Irish jobs market looking good in 2015 (infographic)

16 Jan 201518 Shares

The number of technology, science and engineering jobs advertised online increased significantly in the last quarter of 2014, IrishJobs.ie’s latest Jobs Index suggests.

Not just that but, according to the index, 50pc of employees feel the jobs market is set to improve, with 70pc planning to ask for a raise.

“It is heartening to see optimism returning to the Irish job market,” said Safann MacCarthy, managing director of IrishJobs.ie.

“Our jobs index shows an increase in the number of jobs posted online and this increased activity is translating into a renewed sense of vigour for Irish candidates.”

Compared with the last survey conducted at the end of March 2014, confidence in the jobs market has increased by 6pc overall.

“(The year) 2015 is shaping up to be a great year for Irish companies and a great year for Irish candidates,” added MacCarthy.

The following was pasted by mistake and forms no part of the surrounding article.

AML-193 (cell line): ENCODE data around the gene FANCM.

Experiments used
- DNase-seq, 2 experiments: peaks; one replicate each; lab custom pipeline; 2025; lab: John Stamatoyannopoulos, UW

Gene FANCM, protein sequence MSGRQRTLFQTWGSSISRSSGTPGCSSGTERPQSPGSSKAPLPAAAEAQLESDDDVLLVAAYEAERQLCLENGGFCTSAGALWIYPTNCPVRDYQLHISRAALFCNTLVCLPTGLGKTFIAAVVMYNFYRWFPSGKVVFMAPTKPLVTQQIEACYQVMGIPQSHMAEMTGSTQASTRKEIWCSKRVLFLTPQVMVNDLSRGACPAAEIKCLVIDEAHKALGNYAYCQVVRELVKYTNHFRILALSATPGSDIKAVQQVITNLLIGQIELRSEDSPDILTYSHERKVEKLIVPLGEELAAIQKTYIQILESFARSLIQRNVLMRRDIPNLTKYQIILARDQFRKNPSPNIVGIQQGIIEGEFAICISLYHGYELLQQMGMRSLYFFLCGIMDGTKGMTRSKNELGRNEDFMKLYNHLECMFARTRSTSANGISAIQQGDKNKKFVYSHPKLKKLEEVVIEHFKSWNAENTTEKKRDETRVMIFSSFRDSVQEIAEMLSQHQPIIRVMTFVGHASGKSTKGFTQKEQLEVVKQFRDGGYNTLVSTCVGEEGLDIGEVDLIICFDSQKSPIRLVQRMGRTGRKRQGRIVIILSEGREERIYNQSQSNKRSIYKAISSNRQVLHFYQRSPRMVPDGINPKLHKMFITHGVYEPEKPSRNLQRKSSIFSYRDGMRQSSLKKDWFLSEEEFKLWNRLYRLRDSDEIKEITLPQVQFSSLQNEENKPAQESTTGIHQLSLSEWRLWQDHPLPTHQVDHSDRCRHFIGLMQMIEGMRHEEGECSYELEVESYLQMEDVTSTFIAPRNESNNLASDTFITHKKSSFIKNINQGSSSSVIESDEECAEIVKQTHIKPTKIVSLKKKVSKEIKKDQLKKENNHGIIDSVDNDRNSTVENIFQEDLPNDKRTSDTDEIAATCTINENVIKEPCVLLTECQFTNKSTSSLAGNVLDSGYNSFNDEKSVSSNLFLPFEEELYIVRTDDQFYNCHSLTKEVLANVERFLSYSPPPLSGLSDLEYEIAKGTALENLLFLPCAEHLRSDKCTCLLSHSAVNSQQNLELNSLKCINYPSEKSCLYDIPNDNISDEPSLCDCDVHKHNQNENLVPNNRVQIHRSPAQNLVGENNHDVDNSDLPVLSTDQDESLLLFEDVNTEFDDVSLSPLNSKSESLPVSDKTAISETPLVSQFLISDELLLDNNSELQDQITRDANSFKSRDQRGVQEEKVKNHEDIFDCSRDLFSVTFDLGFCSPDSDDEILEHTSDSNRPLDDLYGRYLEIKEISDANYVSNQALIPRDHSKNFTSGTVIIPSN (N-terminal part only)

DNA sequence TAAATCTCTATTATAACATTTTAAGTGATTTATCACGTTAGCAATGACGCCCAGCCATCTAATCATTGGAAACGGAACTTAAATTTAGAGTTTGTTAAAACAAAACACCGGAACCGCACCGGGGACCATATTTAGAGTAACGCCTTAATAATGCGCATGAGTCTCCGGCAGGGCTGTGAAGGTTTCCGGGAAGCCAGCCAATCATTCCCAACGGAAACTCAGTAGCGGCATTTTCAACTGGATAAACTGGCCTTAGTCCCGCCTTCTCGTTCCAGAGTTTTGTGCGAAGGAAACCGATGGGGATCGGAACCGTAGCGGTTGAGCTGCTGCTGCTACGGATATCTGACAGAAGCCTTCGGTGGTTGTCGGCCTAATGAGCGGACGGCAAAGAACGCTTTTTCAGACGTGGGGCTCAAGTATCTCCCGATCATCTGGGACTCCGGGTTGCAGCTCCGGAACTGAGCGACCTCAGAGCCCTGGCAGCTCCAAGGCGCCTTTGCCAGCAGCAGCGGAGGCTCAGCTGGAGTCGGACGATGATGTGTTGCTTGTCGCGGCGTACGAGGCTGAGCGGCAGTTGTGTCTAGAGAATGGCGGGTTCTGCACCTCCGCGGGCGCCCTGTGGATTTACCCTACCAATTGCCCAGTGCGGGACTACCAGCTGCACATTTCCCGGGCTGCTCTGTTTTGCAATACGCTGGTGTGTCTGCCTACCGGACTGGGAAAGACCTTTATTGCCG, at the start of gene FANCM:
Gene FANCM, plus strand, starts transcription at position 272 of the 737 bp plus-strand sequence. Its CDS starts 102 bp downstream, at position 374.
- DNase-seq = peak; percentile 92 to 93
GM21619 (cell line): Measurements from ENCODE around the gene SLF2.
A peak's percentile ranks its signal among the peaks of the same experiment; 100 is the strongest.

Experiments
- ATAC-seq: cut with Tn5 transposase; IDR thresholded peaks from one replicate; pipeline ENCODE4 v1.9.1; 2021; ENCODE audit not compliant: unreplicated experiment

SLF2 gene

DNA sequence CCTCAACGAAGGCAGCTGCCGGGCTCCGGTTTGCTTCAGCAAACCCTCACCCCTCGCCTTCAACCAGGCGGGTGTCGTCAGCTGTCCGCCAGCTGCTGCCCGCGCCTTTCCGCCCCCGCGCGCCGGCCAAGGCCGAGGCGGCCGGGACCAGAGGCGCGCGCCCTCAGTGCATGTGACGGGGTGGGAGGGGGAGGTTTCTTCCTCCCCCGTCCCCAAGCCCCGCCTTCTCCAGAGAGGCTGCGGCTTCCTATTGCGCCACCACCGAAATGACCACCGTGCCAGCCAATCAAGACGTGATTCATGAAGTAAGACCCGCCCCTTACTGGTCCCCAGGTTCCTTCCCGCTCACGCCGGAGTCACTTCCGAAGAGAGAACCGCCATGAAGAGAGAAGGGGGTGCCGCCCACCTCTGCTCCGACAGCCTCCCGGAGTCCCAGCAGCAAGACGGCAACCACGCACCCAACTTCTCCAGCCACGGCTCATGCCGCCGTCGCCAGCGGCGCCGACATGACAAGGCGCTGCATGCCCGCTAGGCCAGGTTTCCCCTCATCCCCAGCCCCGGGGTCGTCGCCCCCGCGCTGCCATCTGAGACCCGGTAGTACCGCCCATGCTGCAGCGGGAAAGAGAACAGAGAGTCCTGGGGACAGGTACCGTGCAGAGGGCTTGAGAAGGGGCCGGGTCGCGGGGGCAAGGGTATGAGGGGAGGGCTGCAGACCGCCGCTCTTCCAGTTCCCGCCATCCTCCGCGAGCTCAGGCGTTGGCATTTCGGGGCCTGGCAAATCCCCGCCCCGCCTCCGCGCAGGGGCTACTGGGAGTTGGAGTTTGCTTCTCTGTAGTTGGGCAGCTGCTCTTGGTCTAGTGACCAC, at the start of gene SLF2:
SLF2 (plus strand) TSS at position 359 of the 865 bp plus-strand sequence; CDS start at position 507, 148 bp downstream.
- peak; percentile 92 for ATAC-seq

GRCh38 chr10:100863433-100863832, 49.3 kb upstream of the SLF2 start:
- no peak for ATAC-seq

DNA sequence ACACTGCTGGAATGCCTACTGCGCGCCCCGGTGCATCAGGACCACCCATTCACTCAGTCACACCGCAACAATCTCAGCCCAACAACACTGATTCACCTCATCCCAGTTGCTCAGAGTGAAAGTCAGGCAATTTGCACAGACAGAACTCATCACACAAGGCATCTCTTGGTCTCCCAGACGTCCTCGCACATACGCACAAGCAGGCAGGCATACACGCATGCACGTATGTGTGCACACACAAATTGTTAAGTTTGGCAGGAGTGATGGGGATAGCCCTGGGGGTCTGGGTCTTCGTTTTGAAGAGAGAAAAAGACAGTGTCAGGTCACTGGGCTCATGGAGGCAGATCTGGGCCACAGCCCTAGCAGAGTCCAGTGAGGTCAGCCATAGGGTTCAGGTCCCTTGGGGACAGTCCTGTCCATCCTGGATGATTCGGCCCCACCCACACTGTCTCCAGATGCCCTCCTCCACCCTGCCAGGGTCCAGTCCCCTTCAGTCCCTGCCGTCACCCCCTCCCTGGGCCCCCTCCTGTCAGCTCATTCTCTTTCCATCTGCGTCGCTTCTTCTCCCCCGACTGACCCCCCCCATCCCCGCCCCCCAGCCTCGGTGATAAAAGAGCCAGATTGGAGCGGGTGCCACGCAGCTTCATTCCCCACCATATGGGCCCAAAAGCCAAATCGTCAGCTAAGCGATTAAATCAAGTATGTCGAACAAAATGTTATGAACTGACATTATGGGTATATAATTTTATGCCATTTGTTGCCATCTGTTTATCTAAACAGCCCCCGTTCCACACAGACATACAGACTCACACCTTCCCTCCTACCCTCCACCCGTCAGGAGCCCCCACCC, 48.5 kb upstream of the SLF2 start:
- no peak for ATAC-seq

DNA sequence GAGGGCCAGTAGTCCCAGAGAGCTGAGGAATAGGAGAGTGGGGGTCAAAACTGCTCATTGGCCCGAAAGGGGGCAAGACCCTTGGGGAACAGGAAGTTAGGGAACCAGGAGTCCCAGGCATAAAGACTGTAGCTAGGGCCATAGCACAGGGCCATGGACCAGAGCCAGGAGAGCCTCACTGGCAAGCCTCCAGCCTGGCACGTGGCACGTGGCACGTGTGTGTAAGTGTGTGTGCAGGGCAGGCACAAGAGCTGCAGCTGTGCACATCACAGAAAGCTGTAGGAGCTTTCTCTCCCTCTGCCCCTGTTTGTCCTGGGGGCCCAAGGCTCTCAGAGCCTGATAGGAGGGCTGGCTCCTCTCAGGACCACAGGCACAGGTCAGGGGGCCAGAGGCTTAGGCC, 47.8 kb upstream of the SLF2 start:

“The more robust economic environment will tip the balance in their favour and companies will have to work harder at finding, attracting and keeping talent.”

Just under one-third (31pc) of those surveyed who are employed are satisfied with their current salary. Forty-one per cent plan to ask for a small raise this year and 28pc intend to ask for a large raise this year. Forty-nine per cent of respondents who are working say they would move jobs for more money, however, as a country-wide report, this does not necessarily reflect the sentiments in tech.

Yet, it still paints a fairly good overall picture of Ireland’s current jobs market, with 2015 set to be a good year.

Irishjobs Index Q4

Salary increase image via Shutterstock

Gordon Hunt
By Gordon Hunt

Gordon joined Silicon Republic in October 2014 as a journalist, moving on to pastures new in August 2017. Unafraid of heights or spiders, Gordon spends most of his time avoiding conversations about music, appreciating even the least creative pun and rueing the day he panicked when meeting Paul McGrath. His favourite thing on the internet remains the ‘Random Article’ link on Wikipedia.

Loading now, one moment please! Loading